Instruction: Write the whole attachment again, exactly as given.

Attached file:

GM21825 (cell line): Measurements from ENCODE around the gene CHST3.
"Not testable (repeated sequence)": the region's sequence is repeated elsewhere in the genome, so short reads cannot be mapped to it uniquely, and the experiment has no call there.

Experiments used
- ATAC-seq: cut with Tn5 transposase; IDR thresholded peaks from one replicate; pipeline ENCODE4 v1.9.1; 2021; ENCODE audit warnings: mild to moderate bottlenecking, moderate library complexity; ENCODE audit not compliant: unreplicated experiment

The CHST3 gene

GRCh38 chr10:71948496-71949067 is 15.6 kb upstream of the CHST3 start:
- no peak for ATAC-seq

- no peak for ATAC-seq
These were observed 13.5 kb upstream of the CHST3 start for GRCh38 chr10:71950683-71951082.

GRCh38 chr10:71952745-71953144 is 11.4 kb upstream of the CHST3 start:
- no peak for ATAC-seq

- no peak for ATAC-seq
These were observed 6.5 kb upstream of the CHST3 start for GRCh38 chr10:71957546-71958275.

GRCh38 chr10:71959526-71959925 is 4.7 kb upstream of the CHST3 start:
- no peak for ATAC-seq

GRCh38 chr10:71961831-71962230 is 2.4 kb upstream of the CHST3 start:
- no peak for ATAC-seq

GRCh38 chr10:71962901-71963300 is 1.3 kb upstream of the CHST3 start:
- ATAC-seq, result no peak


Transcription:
GM21825 (cell line): Measurements from ENCODE around the gene CHST3.
"Not testable (repeated sequence)": the region's sequence is repeated elsewhere in the genome, so short reads cannot be mapped to it uniquely, and the experiment has no call there.

Experiments used
- ATAC-seq: cut with Tn5 transposase; IDR thresholded peaks from one replicate; pipeline ENCODE4 v1.9.1; 2021; ENCODE audit warnings: mild to moderate bottlenecking, moderate library complexity; ENCODE audit not compliant: unreplicated experiment

The CHST3 gene

GRCh38 chr10:71948496-71949067 is 15.6 kb upstream of the CHST3 start:
- no peak for ATAC-seq

- no peak for ATAC-seq
These were observed 13.5 kb upstream of the CHST3 start for GRCh38 chr10:71950683-71951082.

GRCh38 chr10:71952745-71953144 is 11.4 kb upstream of the CHST3 start:
- no peak for ATAC-seq

- no peak for ATAC-seq
These were observed 6.5 kb upstream of the CHST3 start for GRCh38 chr10:71957546-71958275.

GRCh38 chr10:71959526-71959925 is 4.7 kb upstream of the CHST3 start:
- no peak for ATAC-seq

GRCh38 chr10:71961831-71962230 is 2.4 kb upstream of the CHST3 start:
- no peak for ATAC-seq

GRCh38 chr10:71962901-71963300 is 1.3 kb upstream of the CHST3 start:
- ATAC-seq, result no peak